Glyndor Gallery | July 16−August 27, 2017
Pictured above: Nirvana (detail), 2006, ink, colored pencil, gouache and graphite on paper. Courtesy of the artist.
Rather than alluding to an actual landscape, I combine species of plants in the same drawing that would not customarily exist together in nature. Obsessive handwork creates intricate layers of visual information to be discovered over time and, in this way, the works become a seductive meditation for the viewer. My deeper intent is to conjure the “flower” as an active, forceful agent, subverting a culturally conditioned point of view that often deems the ephemeral and the organic as less powerful and of limited value. - Nancy Blum, artist statement
Nancy Blum has always been fascinated by plants, but began working with plant imagery about 15 years ago. She is interested in flowers as an attractor and renders them as seductive agents in a fantastic realm. She uses ink, colored pencil, gouache and graphite to make large‐scale works on paper. Her sources range from 16- and 17-century botanical images to Chinese plum blossoms and German botanicals, and she is also keenly interested in plant physiology.
Blum counteracts the dismissive notion of flowers as feminine or decorative by putting them front and center. She observes that, rather than being viewed as ephemeral, flowers are essential to plant function and thus to our own sustainability. In a conversation with scientist Dr. Eric Brenner she notes, “I believe plants have enormous intelligence and that they’ll outlive us here on earth. They supply us with many things that we need to survive. For me, the arrogance of not paying attention to this is the real crime.” While there is an all-over sense of pattern to the “backgrounds,” the protagonist flowers appear to push toward the viewer.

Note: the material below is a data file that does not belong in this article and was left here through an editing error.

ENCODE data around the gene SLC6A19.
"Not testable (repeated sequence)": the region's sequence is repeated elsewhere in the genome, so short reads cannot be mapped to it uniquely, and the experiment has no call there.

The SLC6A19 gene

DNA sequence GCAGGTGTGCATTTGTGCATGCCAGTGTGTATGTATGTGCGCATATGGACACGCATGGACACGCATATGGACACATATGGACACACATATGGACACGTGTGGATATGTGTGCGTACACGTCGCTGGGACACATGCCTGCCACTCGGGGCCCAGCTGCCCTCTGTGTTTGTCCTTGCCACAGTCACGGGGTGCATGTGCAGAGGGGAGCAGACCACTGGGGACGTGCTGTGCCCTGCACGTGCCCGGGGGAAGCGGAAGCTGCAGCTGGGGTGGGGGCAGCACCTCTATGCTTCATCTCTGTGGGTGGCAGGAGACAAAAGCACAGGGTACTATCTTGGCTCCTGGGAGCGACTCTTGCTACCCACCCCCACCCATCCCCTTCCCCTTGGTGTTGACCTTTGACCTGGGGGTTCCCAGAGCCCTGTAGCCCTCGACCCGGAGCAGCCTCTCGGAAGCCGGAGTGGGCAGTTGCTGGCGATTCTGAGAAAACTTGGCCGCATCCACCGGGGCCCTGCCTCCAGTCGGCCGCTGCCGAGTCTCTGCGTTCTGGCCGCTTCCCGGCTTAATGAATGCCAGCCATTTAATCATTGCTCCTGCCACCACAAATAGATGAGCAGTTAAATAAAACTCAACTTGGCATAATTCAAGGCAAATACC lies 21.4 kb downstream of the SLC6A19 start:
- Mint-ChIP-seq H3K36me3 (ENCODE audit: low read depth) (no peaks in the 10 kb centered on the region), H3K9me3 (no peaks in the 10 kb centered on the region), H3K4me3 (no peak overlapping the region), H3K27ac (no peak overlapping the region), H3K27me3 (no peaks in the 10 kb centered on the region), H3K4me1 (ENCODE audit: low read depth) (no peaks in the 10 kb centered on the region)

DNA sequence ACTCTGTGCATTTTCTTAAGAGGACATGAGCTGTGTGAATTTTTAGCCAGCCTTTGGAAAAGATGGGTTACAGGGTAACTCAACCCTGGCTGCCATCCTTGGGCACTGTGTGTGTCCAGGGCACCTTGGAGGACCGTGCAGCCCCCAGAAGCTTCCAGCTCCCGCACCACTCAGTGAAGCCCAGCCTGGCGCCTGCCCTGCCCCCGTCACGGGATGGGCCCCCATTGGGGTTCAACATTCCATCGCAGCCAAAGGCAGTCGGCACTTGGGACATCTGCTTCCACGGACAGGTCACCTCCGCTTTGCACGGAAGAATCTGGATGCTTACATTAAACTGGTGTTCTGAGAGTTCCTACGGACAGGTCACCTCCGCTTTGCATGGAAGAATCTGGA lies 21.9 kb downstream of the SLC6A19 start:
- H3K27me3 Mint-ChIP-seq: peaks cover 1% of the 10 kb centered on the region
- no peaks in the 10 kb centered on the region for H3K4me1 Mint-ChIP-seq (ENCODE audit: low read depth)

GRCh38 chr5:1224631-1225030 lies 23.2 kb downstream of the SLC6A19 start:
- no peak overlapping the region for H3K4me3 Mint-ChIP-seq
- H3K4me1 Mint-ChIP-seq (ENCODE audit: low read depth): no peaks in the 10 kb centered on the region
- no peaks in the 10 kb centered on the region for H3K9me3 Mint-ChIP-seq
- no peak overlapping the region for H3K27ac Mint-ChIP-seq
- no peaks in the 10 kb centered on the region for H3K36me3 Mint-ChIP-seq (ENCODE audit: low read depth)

Trained as a sculptor, Blum’s current practice combines large-scale works on paper with selective public art commissions, often in hospital or transportation settings. Each public project is informed by the particular location’s architecture, ecosystem and community. In the New York City area, her mosaic Floating Auriculas can been seen at the Dobbs Ferry Metro North station, an Arts for Transit commission by the Metropolitan Transit Authority. Blum notes that her Midwestern roots are an essential part of her world view. She has a BA from the University of Michigan, Ann Arbor, and an MFA from Cranbrook Academy of Art, Bloomfield Hills, MI.
Pictured above: Harmony, 2017, ink, colored pencil, gouache and graphite on paper, 36” x 48”
Pictured above: Nirvana, 2006, ink, colored pencil, gouache and graphite on paper, 48” x 96”
Pictured above: Billow, 2007, ink, colored pencil, gouache and graphite on paper, 48” x 36”
All works courtesy of the artist
Learn more about the artist here
The Arts at Wave Hill are supported by the Lily Auchincloss Foundation, Inc.; Michael J. Shannon; Milton and Sally Avery Arts Foundation; the National Endowment for the Arts; New York City Department of Cultural Affairs; New York Community Trust Edward and Sally Van Lier Fund; New York State Council on the Arts with the support of Governor Andrew M. Cuomo and the New York State Legislature; The Pollock-Krasner Foundation; The Shelley & Donald Rubin Foundation; and by the Cathy and Stephen Weinroth Commissioning Fund for the Arts.